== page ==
In my book, I speak directly to the Dones. I acknowledge their pain and frustration, and admit that I have felt it myself. I don’t try to “win them back” to the church. Instead, I offer them a new way forward, a path that creates authentic community in a smaller setting, focused on the things that really matter.

The truth is being a member of a denominational church in a traditional church building is only one way to be a faithful follower of Jesus. There are other ways to follow Jesus, and I have seen a lot of these ways in my life. For example, I have met people who live in intentional Christian community together, or who gather for prayer and conversation on weekday evenings in bars. They do “church” in a different way, but it’s still “church.”

The only way you can’t be an effective follower of Jesus, however, is BY YOURSELF. You can’t walk this journey of faith alone. That’s why my book advocates a relationship-based approach to following Jesus. You can’t be a “Lone Ranger Christian.”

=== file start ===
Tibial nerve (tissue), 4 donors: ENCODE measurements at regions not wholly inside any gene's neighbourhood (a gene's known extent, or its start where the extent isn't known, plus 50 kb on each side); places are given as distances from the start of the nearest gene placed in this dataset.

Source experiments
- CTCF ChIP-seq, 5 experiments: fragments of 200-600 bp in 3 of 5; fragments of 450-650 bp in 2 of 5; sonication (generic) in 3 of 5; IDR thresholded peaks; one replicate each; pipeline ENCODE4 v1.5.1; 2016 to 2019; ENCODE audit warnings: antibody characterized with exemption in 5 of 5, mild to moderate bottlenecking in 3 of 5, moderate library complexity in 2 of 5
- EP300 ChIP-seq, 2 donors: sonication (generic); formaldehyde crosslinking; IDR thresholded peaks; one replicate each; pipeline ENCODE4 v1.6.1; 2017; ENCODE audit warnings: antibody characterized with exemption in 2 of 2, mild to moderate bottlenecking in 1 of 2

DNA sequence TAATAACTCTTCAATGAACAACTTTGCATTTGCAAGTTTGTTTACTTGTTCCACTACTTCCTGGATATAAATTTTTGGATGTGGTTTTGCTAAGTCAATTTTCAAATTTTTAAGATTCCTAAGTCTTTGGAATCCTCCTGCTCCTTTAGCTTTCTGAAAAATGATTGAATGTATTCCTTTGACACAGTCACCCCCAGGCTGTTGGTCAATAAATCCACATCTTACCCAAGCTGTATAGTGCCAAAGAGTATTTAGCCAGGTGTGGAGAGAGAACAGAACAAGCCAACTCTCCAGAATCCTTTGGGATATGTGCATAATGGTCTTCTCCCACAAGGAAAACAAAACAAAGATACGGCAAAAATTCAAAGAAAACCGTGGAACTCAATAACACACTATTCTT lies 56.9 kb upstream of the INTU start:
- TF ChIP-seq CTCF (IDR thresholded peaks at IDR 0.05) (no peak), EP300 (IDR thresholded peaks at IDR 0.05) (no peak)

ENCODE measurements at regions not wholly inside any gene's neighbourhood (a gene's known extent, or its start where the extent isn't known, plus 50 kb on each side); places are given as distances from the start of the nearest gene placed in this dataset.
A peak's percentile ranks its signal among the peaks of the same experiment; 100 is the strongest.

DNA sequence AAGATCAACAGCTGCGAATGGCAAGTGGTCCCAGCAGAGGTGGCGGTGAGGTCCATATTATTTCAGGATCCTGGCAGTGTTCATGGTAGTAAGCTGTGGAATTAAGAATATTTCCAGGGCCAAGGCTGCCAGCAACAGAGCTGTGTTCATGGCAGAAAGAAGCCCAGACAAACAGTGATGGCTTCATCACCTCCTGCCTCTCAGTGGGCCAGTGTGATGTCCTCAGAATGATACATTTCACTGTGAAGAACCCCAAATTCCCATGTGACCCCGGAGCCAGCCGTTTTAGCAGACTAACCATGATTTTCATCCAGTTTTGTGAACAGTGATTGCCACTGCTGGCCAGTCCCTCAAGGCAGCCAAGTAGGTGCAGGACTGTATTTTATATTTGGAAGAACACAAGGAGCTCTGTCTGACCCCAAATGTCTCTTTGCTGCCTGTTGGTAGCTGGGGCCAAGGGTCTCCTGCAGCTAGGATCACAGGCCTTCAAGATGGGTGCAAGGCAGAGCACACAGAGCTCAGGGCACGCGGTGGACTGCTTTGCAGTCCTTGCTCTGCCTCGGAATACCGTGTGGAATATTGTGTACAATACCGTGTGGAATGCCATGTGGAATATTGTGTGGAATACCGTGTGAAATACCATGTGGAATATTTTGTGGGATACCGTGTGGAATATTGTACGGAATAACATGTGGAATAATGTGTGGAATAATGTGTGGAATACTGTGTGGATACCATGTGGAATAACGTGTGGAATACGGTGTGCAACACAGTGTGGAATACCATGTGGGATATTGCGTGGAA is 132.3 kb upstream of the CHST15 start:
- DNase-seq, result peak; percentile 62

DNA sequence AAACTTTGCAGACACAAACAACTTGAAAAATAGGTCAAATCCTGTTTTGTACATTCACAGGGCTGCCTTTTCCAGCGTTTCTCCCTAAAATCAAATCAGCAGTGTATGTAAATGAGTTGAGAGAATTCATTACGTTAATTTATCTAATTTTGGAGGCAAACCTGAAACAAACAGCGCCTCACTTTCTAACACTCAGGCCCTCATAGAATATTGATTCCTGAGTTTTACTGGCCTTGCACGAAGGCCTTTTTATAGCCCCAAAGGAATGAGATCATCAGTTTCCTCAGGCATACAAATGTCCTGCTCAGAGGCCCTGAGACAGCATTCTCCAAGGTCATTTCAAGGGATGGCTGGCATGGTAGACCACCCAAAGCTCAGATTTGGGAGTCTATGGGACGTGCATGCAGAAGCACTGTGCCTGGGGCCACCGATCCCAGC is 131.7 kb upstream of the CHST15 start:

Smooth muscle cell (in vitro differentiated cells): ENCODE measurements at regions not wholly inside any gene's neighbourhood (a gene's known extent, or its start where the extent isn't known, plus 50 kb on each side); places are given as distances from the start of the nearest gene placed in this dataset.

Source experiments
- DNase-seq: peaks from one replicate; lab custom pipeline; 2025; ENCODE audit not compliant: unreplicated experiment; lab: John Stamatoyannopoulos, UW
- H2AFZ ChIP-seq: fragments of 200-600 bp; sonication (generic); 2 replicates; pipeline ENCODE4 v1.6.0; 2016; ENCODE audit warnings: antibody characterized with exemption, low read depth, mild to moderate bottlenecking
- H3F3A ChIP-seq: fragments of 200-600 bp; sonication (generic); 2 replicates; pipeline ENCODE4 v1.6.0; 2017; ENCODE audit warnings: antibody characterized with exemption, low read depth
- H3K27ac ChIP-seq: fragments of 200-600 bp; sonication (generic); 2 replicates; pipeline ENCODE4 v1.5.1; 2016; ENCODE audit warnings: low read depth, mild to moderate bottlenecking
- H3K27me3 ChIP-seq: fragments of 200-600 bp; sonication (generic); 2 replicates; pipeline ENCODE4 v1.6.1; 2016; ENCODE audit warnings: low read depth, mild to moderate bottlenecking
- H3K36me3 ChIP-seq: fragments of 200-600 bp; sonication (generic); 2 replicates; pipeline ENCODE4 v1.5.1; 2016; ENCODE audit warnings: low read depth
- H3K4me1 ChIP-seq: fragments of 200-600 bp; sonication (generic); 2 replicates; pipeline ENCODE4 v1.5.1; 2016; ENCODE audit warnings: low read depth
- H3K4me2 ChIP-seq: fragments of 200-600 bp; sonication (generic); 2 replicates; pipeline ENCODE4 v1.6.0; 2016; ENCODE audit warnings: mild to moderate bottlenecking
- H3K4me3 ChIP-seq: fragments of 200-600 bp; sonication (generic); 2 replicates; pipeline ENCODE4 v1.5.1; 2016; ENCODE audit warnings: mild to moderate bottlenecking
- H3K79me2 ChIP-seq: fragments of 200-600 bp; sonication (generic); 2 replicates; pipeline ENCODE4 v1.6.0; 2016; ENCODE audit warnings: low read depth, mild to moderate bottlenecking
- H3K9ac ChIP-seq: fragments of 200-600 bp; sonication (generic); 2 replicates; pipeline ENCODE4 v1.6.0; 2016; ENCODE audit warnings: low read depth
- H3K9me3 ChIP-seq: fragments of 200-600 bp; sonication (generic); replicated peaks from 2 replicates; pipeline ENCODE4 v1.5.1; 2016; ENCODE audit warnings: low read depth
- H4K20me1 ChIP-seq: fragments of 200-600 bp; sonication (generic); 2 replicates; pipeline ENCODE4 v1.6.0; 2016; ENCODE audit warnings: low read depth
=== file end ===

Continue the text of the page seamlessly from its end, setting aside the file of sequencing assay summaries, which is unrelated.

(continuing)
I understand why some people are done with church, I really do. I still hold out hope for the institutional model; I think the way we do church still has value and meaning.

But we must keep in mind that the way we do church is not meaningful to everyone.

After I wrote the first edition of the book several years ago, I was contacted by someone who was a teenager at one of my first churches. She sent me a message on Facebook after reading the book, part of which read:

“I wanted you to know that I purchased your book a little while back but hadn't had the time to really read it. Last week I just felt like I need some perspective or reassurance or something so I picked up and read it! After the first 5 pages I felt like you wrote this book for ME and for this moment in time. I ended up highlighting quite a few paragraphs while I read. It really did banish guilt and gave me a bright and new perspective. I'm still figuring out what direction I want to take things as a whole but I'm definitely a huge step closer. I really want to thank you for writing this book. It spoke to me in a way I really needed in the here and now.”

That’s why I wrote the book. It may not be for you, it’s for the Dones. If you know any, point them to my book … coming soon.